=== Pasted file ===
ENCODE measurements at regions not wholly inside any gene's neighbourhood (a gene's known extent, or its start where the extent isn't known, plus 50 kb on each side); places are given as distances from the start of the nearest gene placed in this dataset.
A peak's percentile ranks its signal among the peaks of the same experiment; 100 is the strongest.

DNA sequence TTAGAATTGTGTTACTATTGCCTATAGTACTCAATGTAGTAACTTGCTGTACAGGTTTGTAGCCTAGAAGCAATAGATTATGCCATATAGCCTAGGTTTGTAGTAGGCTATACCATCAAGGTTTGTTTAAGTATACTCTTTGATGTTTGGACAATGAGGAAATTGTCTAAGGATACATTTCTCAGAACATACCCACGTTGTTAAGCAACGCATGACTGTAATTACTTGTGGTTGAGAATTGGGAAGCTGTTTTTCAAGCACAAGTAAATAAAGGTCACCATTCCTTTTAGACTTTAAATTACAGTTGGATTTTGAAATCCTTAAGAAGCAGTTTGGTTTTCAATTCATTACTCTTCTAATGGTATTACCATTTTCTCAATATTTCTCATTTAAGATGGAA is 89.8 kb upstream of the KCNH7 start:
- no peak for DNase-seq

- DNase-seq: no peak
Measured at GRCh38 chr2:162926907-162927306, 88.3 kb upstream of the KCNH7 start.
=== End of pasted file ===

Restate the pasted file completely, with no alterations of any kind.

ENCODE measurements at regions not wholly inside any gene's neighbourhood (a gene's known extent, or its start where the extent isn't known, plus 50 kb on each side); places are given as distances from the start of the nearest gene placed in this dataset.
A peak's percentile ranks its signal among the peaks of the same experiment; 100 is the strongest.

DNA sequence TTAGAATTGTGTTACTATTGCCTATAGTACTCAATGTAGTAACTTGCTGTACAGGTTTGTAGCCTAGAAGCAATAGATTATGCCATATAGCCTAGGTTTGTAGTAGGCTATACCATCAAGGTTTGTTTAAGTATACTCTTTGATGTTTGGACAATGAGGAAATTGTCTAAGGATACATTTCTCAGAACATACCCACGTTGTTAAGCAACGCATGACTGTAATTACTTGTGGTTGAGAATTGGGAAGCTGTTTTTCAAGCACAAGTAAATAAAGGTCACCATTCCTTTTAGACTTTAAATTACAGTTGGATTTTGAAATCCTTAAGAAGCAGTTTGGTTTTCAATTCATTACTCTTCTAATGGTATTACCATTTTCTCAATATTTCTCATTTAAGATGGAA is 89.8 kb upstream of the KCNH7 start:
- no peak for DNase-seq

- DNase-seq: no peak
Measured at GRCh38 chr2:162926907-162927306, 88.3 kb upstream of the KCNH7 start.